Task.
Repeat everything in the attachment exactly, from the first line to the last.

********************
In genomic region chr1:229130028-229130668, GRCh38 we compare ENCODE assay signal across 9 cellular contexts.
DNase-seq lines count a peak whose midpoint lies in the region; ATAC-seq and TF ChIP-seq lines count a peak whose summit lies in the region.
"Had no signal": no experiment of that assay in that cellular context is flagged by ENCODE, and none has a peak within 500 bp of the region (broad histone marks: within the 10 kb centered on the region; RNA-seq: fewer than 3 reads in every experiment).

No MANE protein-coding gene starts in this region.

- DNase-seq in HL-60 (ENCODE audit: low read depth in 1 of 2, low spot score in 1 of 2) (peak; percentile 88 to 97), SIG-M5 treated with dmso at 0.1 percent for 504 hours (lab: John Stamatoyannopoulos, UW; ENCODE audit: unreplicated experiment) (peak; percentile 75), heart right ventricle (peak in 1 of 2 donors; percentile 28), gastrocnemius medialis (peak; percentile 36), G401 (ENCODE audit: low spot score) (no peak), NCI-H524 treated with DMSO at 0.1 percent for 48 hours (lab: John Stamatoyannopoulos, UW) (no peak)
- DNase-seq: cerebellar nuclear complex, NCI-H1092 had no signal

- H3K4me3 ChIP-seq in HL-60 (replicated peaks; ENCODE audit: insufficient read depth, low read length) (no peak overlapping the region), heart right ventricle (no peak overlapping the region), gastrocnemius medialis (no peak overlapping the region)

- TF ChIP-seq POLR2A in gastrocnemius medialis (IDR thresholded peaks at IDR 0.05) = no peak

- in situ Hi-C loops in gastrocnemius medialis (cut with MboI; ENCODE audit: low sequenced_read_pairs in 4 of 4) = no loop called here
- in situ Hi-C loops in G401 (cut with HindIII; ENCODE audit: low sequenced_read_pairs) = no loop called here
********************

In genomic region chr1:229130028-229130668, GRCh38 we compare ENCODE assay signal across 9 cellular contexts.
DNase-seq lines count a peak whose midpoint lies in the region; ATAC-seq and TF ChIP-seq lines count a peak whose summit lies in the region.
"Had no signal": no experiment of that assay in that cellular context is flagged by ENCODE, and none has a peak within 500 bp of the region (broad histone marks: within the 10 kb centered on the region; RNA-seq: fewer than 3 reads in every experiment).

No MANE protein-coding gene starts in this region.

- DNase-seq in HL-60 (ENCODE audit: low read depth in 1 of 2, low spot score in 1 of 2) (peak; percentile 88 to 97), SIG-M5 treated with dmso at 0.1 percent for 504 hours (lab: John Stamatoyannopoulos, UW; ENCODE audit: unreplicated experiment) (peak; percentile 75), heart right ventricle (peak in 1 of 2 donors; percentile 28), gastrocnemius medialis (peak; percentile 36), G401 (ENCODE audit: low spot score) (no peak), NCI-H524 treated with DMSO at 0.1 percent for 48 hours (lab: John Stamatoyannopoulos, UW) (no peak)
- DNase-seq: cerebellar nuclear complex, NCI-H1092 had no signal

- H3K4me3 ChIP-seq in HL-60 (replicated peaks; ENCODE audit: insufficient read depth, low read length) (no peak overlapping the region), heart right ventricle (no peak overlapping the region), gastrocnemius medialis (no peak overlapping the region)

- TF ChIP-seq POLR2A in gastrocnemius medialis (IDR thresholded peaks at IDR 0.05) = no peak

- in situ Hi-C loops in gastrocnemius medialis (cut with MboI; ENCODE audit: low sequenced_read_pairs in 4 of 4) = no loop called here
- in situ Hi-C loops in G401 (cut with HindIII; ENCODE audit: low sequenced_read_pairs) = no loop called here